Judging the judges
Appointees work on evaluations for those on the bench
Who are those guys?
That is often the reaction when voters look at their ballots on election day and see they have to decide whether to “retain” a judge.
A new process for evaluating Kansas judges and justices has been created to help make voters more knowledgeable about their effectiveness. It also is designed to help judges improve their own performances.
“The public’s expectation of the judiciary will be enhanced because they will know the individual,” said former Kansas Supreme Court Justice Fred Six. “It’s not just somebody up there in a black robe deciding this or that.”
Six, a Lawrence resident, is one of 13 people appointed in 2006 to the Kansas Commission on Judicial Performance. The Commission, appointed by the Kansas Judicial Council, consists of six non-lawyers and six others who can be lawyers or current or retired judges or justices. The chairman must be a lawyer or a judge.
The commission has developed a series of survey questionnaires that will be completed by a wide range of people who have directly observed a judge or justice. They include law enforcement officers, attorneys and court workers.
Those surveys will be tabulated and used to write an evaluation that will be released to the public if a judge is up for retainment. The surveys and evaluations will be an ongoing process.
Before an election, the evaluation will be released through the media and other sources.
Judges will receive the evaluation before it is made public and be given a chance to respond before the commission.
The evaluations will help make the public more aware of the qualities a good judge should have, Six said. Those qualities include integrity, courtesy, diligence and scholarship, he said.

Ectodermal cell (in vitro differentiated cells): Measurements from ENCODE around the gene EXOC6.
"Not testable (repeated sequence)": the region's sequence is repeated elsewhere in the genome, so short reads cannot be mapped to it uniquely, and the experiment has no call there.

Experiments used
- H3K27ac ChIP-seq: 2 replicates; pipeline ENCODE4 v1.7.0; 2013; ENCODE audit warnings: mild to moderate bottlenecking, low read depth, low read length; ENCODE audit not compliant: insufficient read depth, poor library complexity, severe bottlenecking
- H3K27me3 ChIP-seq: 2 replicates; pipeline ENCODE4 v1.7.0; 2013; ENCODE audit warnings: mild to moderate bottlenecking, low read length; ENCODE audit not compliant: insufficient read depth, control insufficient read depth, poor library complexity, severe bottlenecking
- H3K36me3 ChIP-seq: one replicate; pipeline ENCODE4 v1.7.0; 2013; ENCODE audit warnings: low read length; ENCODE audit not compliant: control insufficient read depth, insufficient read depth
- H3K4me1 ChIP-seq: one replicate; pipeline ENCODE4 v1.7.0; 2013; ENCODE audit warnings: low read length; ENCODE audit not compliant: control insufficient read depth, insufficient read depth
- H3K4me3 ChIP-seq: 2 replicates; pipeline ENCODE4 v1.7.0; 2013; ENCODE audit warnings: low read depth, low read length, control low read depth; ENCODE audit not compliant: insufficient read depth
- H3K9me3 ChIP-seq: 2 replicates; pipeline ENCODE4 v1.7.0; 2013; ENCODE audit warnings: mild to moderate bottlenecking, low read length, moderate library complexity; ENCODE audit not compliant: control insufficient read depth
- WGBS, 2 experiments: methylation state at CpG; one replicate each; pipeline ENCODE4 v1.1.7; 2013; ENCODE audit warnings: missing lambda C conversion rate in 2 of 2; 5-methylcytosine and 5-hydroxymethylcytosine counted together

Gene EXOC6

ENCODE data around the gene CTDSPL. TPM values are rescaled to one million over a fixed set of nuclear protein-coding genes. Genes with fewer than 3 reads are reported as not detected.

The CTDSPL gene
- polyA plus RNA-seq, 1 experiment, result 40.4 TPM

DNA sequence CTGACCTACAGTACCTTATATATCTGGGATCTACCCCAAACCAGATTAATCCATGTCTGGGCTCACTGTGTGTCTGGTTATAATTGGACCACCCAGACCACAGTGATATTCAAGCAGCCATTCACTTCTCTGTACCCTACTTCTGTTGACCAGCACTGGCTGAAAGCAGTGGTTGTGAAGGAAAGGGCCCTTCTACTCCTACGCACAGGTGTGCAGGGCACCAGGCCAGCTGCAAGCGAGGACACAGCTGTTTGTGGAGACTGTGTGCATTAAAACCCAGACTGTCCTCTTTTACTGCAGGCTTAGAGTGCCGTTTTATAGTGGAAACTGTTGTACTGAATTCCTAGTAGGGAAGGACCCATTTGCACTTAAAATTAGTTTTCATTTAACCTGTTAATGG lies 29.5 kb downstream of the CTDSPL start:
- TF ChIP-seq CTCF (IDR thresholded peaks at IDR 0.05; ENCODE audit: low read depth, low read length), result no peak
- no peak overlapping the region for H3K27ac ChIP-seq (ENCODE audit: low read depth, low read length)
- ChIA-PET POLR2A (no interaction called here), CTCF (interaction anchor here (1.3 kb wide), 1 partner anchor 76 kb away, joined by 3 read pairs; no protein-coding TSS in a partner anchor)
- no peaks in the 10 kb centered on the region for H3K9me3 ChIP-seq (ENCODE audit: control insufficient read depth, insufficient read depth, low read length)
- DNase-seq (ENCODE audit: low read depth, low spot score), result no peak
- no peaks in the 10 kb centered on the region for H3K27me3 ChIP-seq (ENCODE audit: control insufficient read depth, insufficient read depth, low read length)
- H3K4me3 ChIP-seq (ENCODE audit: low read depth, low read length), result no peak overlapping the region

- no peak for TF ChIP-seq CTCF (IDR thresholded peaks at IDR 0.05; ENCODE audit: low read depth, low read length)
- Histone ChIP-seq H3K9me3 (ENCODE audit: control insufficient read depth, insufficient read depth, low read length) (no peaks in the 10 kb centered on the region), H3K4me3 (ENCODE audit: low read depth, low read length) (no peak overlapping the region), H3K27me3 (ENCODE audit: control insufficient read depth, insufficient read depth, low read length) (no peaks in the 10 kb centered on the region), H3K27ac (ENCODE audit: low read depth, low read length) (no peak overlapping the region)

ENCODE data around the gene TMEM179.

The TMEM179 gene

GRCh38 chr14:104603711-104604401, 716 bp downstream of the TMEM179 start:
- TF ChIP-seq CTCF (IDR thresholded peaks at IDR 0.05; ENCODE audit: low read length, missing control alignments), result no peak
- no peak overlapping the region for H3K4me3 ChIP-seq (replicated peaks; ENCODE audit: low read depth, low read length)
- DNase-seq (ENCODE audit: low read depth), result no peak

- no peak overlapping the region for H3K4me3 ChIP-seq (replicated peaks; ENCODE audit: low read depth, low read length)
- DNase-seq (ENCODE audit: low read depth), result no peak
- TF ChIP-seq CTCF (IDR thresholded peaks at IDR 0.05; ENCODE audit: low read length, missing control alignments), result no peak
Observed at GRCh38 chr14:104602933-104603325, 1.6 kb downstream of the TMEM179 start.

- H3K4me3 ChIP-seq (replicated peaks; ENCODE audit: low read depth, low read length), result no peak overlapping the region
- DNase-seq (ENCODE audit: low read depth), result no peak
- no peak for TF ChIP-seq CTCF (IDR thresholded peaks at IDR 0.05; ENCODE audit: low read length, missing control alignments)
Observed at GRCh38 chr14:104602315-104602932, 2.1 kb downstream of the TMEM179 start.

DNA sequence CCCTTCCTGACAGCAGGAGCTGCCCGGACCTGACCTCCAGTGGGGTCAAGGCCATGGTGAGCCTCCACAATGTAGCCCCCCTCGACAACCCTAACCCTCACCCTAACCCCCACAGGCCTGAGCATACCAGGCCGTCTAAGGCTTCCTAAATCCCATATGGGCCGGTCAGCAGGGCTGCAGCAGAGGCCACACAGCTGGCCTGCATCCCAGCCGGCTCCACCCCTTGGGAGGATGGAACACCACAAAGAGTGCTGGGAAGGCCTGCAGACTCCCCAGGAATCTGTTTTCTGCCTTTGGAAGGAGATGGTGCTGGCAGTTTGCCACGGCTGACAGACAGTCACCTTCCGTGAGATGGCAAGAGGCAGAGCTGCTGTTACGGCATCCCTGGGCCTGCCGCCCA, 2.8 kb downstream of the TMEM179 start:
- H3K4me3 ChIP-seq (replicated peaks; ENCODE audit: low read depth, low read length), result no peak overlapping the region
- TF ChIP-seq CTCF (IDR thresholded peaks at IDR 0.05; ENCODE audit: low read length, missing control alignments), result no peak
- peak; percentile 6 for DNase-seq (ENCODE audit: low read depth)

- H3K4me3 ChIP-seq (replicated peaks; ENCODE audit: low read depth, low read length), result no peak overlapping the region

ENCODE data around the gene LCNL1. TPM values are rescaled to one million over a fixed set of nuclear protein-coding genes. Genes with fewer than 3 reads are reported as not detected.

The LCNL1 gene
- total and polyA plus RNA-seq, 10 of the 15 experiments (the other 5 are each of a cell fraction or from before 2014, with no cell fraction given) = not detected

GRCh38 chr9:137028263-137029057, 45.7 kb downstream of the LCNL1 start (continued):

“The public will have a valuable source of information from a neutral body,” Six said. “The judges themselves will now be more attentive knowing they will be evaluated.”
Some counties have partisan elections for their judges. The Commission will focus in 2008 on elections that involve retention of judges.
Douglas County has the retention form of voting on judges. When a judge position is open, county commissioners appoint lay people to serve on a selection committee along with representatives selected by the Douglas County Bar Association. A Supreme Court justice also is on the committee as a non-voting member. The committee interviews judge applicants and then forwards two or three names to the governor who makes the final selection. In future elections, the public then votes on whether to retain the judge.
The Commission and the evaluation process will help keep the judiciary “transparent,” Six said. It also keeps the judiciary independent and leads to improvement, he said.
“Judicial independence, in my view, is the dominant thread in our judicial fabric,” Six said. “If you unravel that thread, then you expose the citizens of the county to the chilling winds of justice for sale.”
The formation of the commission in 2006 stemmed from 2004 legislation introduced by state Rep. Paul Davis, D-Lawrence. The commission has studied the evaluation processes of other states in establishing the Kansas version.